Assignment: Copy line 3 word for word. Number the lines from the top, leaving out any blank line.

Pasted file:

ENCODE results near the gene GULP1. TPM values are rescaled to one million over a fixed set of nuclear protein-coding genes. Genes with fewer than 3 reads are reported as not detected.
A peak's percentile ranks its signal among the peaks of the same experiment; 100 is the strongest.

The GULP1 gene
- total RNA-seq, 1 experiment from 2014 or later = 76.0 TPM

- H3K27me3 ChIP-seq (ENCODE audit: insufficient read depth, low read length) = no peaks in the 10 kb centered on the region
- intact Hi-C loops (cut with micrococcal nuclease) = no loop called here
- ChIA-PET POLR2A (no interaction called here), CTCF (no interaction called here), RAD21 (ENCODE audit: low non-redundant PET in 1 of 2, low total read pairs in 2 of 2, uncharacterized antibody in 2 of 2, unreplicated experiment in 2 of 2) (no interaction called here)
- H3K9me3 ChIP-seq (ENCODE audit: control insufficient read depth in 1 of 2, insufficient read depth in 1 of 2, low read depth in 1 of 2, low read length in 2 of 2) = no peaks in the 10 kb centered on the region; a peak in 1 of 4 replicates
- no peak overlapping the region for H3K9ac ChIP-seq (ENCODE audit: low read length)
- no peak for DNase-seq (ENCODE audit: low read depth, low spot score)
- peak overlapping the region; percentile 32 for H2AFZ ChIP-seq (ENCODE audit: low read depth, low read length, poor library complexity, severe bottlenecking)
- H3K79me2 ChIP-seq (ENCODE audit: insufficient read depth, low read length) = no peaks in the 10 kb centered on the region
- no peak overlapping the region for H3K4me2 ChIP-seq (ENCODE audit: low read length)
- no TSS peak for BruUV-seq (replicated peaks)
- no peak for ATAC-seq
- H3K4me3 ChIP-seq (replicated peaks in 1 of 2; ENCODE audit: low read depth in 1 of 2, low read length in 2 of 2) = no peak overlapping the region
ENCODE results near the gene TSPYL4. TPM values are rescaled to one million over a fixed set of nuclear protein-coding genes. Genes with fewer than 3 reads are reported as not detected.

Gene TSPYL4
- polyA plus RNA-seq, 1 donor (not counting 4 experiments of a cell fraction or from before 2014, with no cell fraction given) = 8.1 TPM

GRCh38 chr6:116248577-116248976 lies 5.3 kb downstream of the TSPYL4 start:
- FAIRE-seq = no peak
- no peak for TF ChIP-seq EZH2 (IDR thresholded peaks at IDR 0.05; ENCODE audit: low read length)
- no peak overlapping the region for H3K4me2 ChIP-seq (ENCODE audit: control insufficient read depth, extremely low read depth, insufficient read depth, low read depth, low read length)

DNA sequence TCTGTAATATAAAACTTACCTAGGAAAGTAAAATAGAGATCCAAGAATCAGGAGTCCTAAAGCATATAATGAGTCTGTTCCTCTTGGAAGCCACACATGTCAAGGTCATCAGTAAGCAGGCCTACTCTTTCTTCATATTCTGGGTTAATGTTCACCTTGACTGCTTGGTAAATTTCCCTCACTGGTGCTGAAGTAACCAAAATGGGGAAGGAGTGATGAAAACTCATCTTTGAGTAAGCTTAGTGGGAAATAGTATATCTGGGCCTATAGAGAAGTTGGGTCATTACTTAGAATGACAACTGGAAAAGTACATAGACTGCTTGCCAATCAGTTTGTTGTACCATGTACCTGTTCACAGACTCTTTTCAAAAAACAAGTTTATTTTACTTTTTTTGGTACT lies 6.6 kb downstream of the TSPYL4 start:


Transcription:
The GULP1 gene